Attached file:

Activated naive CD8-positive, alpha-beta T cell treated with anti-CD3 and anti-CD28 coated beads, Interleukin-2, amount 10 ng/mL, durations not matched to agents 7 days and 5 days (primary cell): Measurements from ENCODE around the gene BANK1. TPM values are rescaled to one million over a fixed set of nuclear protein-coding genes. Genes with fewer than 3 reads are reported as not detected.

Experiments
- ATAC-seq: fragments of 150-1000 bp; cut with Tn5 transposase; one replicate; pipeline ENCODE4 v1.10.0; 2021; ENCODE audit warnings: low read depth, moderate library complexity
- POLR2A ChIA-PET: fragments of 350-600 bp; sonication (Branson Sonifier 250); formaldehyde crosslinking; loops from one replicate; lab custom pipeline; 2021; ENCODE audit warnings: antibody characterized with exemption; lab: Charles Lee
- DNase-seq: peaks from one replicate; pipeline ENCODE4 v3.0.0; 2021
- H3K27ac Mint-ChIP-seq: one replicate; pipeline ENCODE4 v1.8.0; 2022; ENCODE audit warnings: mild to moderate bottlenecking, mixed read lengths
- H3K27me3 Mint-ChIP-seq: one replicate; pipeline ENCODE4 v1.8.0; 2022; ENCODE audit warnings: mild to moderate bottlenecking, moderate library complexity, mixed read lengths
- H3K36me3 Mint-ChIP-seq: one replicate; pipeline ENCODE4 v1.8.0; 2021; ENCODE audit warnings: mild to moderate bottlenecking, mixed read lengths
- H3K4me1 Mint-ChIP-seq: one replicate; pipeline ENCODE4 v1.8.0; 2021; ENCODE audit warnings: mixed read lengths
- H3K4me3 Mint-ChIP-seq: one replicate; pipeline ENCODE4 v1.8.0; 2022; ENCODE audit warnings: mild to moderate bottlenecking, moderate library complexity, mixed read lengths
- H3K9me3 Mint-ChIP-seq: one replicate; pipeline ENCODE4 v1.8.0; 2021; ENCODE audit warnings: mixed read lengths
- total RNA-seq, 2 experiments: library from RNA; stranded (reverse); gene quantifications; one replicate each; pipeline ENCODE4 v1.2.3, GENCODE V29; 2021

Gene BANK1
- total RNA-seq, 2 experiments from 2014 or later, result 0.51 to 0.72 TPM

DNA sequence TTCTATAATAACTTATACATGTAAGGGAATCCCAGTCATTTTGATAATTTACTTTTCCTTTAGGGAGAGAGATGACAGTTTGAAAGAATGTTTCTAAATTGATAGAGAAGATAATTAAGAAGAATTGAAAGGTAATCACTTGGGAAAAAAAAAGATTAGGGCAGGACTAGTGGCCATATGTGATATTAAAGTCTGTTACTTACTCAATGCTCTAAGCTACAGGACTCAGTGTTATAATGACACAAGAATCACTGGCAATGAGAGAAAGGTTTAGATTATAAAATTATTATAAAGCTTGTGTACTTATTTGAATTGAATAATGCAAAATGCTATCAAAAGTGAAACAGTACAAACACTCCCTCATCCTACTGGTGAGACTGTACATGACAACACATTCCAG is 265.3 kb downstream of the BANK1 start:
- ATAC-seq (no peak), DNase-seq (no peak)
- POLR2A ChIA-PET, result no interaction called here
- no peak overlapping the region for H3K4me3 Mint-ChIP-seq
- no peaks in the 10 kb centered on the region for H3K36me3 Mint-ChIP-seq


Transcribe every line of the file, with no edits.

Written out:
Activated naive CD8-positive, alpha-beta T cell treated with anti-CD3 and anti-CD28 coated beads, Interleukin-2, amount 10 ng/mL, durations not matched to agents 7 days and 5 days (primary cell): Measurements from ENCODE around the gene BANK1. TPM values are rescaled to one million over a fixed set of nuclear protein-coding genes. Genes with fewer than 3 reads are reported as not detected.

Experiments
- ATAC-seq: fragments of 150-1000 bp; cut with Tn5 transposase; one replicate; pipeline ENCODE4 v1.10.0; 2021; ENCODE audit warnings: low read depth, moderate library complexity
- POLR2A ChIA-PET: fragments of 350-600 bp; sonication (Branson Sonifier 250); formaldehyde crosslinking; loops from one replicate; lab custom pipeline; 2021; ENCODE audit warnings: antibody characterized with exemption; lab: Charles Lee
- DNase-seq: peaks from one replicate; pipeline ENCODE4 v3.0.0; 2021
- H3K27ac Mint-ChIP-seq: one replicate; pipeline ENCODE4 v1.8.0; 2022; ENCODE audit warnings: mild to moderate bottlenecking, mixed read lengths
- H3K27me3 Mint-ChIP-seq: one replicate; pipeline ENCODE4 v1.8.0; 2022; ENCODE audit warnings: mild to moderate bottlenecking, moderate library complexity, mixed read lengths
- H3K36me3 Mint-ChIP-seq: one replicate; pipeline ENCODE4 v1.8.0; 2021; ENCODE audit warnings: mild to moderate bottlenecking, mixed read lengths
- H3K4me1 Mint-ChIP-seq: one replicate; pipeline ENCODE4 v1.8.0; 2021; ENCODE audit warnings: mixed read lengths
- H3K4me3 Mint-ChIP-seq: one replicate; pipeline ENCODE4 v1.8.0; 2022; ENCODE audit warnings: mild to moderate bottlenecking, moderate library complexity, mixed read lengths
- H3K9me3 Mint-ChIP-seq: one replicate; pipeline ENCODE4 v1.8.0; 2021; ENCODE audit warnings: mixed read lengths
- total RNA-seq, 2 experiments: library from RNA; stranded (reverse); gene quantifications; one replicate each; pipeline ENCODE4 v1.2.3, GENCODE V29; 2021

Gene BANK1
- total RNA-seq, 2 experiments from 2014 or later, result 0.51 to 0.72 TPM

DNA sequence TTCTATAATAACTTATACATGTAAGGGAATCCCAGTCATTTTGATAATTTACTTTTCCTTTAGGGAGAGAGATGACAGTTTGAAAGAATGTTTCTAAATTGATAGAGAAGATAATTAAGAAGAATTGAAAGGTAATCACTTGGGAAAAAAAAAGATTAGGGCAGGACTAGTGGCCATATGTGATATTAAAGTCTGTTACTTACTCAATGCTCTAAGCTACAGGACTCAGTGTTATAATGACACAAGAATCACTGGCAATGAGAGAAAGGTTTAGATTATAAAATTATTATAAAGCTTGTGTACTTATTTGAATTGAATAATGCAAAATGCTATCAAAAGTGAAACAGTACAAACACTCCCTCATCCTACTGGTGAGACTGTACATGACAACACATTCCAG is 265.3 kb downstream of the BANK1 start:
- ATAC-seq (no peak), DNase-seq (no peak)
- POLR2A ChIA-PET, result no interaction called here
- no peak overlapping the region for H3K4me3 Mint-ChIP-seq
- no peaks in the 10 kb centered on the region for H3K36me3 Mint-ChIP-seq